P-Coast in trouble?

Discussion in 'Options' started by freehouse, Apr 24, 2002.

  1. PCX Seat Lease Market Collapses
    Wall Street Letter
    Raul Gallegos

    Seat lease prices at the Pacific Exchange can't fall any lower--they now go for zero dollars. An oversupply of unused seats and a renewed fee imposed on memberships has forced many PCX seat owners to give away leases during past weeks. In return, lessees usually agree to pay the $750 monthly dues per seat the Exchange reimposed on seat owners at the beginning of the year, seat lessors say. "This is outrageous. There's simply too many seats," says Abby Fox, who owns one seat which she has already agreed to lease for free starting in April as a way to avoid paying the monthly dues. Dale Carlson, spokesman for the PCX, explained that there are a number of factors that contribute to the decline in seat prices, including decimalization, universal multiple trading, the collapse of the Nasdaq Stock Market, and the decline in overall market volatility.

    Beginning in January, the exchange reinstated the payment of dues for all members regardless of whether their seats were being leased or not. Fees on inactive seats were waived for 18 months as part of the demutualization transition, Carlson explained.

    As exchanges feel the economic pinch, the PCX is seeking ways to cover its operating costs. Seat prices at the exchange have declined dramatically since 1998 when seats sold for as high as $500,000. At some point leases went above $10,000 a month, lessors say. Now seats are selling for $40,000 and leases have touched rock bottom. A group of frustrated seat owners have recently threatened to take over the exchange to try and rectify the undervalued seat prices (WSL, 2/25).

    In the past few weeks, some owners have signed lease agreements that require the leasee to pay as little as half the dues, or $325 a month. Seat owners estimate that approximately 100 seats are vacant, which pushes leases down. Many decry the exchange's unwillingness to purchase seats so as to raise the prices. Meanwhile, owners have to make do with what they can. Some owners have even decided to sell their seats but there are few takers. Dan Pecoraro, a retired floor broker, decided to sell all five of his seats in December. "I saw this coming," said Pecoraro. "A cannibalization of the lease rates was bound to happen. You end up eating your foot to save the rest of your body." Other owners consulted agree that the phenomenon is affecting the entire lease market.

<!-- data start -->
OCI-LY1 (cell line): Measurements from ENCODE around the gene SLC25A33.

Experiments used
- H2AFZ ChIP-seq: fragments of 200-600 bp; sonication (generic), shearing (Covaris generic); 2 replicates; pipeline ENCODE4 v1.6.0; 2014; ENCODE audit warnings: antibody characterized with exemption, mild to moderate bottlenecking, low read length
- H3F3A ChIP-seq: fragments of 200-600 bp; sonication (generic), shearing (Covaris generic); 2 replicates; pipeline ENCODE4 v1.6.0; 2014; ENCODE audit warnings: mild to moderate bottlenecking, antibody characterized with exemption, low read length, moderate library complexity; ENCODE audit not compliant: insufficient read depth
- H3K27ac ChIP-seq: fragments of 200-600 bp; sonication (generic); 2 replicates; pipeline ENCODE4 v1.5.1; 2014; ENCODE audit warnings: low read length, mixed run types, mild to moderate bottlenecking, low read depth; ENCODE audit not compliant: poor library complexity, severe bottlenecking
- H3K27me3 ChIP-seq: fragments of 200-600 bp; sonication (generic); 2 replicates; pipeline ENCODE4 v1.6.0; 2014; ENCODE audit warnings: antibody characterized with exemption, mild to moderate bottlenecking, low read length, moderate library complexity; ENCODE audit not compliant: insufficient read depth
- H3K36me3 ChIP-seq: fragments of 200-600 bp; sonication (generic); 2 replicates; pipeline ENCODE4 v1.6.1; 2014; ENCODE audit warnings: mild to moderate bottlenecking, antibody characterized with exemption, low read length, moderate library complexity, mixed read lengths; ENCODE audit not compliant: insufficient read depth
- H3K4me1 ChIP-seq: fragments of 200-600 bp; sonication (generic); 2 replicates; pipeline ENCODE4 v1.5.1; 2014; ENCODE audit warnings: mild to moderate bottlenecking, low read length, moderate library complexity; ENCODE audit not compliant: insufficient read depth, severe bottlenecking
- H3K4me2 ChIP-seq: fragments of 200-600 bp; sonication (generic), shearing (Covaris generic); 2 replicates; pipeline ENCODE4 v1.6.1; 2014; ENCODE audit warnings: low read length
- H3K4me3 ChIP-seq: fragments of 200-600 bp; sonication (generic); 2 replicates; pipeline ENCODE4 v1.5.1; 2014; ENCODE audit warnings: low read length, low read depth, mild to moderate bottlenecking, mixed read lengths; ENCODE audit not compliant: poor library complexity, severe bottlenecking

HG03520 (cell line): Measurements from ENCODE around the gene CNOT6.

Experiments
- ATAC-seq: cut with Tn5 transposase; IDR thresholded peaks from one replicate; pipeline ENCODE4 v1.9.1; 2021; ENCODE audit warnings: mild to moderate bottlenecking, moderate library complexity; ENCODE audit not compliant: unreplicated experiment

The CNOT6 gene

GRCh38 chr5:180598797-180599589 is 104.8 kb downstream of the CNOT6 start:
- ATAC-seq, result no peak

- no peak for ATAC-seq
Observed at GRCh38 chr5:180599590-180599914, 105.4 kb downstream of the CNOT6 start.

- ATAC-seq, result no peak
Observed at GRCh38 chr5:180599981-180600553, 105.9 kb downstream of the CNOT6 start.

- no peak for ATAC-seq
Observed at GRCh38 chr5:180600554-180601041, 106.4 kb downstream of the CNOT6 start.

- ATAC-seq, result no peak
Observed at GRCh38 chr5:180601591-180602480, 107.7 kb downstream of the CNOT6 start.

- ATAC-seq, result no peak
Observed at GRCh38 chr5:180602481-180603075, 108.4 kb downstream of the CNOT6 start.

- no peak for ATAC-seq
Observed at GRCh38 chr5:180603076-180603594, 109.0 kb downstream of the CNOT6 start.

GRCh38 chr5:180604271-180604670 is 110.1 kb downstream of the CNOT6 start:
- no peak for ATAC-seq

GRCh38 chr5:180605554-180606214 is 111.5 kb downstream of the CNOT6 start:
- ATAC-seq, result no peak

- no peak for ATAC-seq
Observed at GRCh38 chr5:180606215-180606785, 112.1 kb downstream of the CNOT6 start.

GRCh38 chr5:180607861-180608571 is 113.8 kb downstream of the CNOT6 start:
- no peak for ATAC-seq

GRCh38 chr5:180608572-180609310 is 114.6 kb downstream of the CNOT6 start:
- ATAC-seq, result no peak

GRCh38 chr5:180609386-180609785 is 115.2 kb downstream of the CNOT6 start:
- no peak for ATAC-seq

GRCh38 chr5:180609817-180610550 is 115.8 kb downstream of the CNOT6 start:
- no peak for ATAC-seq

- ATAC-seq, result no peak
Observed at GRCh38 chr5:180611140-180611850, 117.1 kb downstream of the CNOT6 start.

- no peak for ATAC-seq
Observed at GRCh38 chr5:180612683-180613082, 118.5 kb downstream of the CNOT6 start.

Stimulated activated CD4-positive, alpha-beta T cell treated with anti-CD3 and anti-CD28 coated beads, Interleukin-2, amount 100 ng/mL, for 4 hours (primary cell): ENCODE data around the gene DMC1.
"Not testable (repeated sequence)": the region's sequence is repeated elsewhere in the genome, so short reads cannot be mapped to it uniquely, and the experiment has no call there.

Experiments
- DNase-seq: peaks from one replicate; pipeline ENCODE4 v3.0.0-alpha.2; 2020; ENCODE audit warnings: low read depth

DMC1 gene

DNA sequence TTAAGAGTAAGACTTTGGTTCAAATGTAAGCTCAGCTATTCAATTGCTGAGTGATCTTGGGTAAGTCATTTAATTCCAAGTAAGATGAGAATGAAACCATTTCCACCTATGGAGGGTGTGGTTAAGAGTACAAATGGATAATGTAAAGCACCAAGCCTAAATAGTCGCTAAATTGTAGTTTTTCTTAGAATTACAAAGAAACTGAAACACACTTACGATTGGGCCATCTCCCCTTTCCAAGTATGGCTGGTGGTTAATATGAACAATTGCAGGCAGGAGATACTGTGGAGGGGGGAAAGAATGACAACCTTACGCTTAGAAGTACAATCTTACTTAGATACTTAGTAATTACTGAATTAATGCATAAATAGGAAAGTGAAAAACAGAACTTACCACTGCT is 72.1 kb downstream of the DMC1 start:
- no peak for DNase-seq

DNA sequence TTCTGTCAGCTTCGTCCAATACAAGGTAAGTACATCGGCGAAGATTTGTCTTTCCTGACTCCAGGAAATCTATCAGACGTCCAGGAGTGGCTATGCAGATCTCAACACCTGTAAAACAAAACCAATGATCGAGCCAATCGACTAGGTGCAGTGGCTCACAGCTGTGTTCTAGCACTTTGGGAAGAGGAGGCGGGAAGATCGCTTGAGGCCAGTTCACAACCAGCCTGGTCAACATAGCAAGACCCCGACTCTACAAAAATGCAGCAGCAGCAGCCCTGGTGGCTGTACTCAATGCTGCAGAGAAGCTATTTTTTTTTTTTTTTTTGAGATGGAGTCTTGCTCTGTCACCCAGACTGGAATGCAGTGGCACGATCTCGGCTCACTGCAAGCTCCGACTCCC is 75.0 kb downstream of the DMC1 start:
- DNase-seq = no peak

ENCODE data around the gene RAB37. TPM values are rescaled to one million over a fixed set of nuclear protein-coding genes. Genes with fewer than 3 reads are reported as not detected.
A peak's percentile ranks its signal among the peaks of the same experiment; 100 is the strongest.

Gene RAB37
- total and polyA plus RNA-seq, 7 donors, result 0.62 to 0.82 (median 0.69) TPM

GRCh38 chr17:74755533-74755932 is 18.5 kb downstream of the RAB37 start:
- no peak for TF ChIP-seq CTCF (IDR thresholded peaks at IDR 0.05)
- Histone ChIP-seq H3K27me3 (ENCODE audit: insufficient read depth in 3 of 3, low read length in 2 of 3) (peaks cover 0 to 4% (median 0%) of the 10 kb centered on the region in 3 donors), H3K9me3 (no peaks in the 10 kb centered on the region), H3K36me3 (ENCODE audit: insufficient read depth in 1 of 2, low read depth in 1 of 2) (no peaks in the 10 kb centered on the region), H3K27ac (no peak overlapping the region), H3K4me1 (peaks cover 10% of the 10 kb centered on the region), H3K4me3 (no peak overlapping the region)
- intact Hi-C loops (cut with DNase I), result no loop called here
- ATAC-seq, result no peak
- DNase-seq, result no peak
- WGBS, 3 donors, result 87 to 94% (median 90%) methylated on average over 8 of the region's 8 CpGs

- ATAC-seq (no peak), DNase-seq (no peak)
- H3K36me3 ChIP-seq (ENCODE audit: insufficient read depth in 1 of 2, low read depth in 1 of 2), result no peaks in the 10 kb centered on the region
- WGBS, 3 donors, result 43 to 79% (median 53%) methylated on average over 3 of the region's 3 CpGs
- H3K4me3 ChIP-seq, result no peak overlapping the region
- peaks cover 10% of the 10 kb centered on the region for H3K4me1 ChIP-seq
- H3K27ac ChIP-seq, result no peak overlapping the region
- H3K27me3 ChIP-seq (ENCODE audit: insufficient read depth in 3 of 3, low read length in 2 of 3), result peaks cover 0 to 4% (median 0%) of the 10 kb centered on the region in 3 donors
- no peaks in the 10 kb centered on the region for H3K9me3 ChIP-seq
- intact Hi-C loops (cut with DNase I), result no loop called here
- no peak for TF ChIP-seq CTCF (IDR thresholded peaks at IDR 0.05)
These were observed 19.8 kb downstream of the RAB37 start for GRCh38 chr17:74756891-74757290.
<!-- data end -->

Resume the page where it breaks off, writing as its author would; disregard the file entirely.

Still, other owners caution against selling seats, arguing that they maintain hidden value. The industry as a whole is going through a slump period that cannot be blamed on the exchange leaders only, says Sheldon Cohen, seat owner and advisor to the PCX board. When Archipelago ECN goes public in two years, seats values could rise because the PCX owns approximately 5% of Archipelago.

    © Copyright Institutional Investor, Inc. 2002
  2. Too bad ...; maybe they will turn their systems on.
  3. LOL :D
  4. One can dream ...
  5. Fuck 'em - I'm dreaming they shut down.
  6. I don't want them to shut down, just trade the markets they put up.
  7. sail


    Maybe cheating customers is not a good business model afterall. No tears here if they go under.
    In order to keep the hope of a future level playing field in equity options alive, please to not send them any orders. Your P/L will thank you.
  8. just21


    PSE are my second choice as it quicker to cancel orders their than at CBOE, PHLX or Amex. My first choice is ISE but send to PSE when ISE do not make a market.
  9. :) No tears here either! Maybe they'll go broke and have to work for BOX to feed their fat asses.
  10. I really hope they get their act together, start honoring their quotes and size, allow open access for all, leave everything on auto and start trading like the big boys we know they are.

    I would much rather have six exchanges really competing with each other, in a fair market with time and price priorty for all, regardless of the traders status, or lack of.
    #10     Apr 27, 2002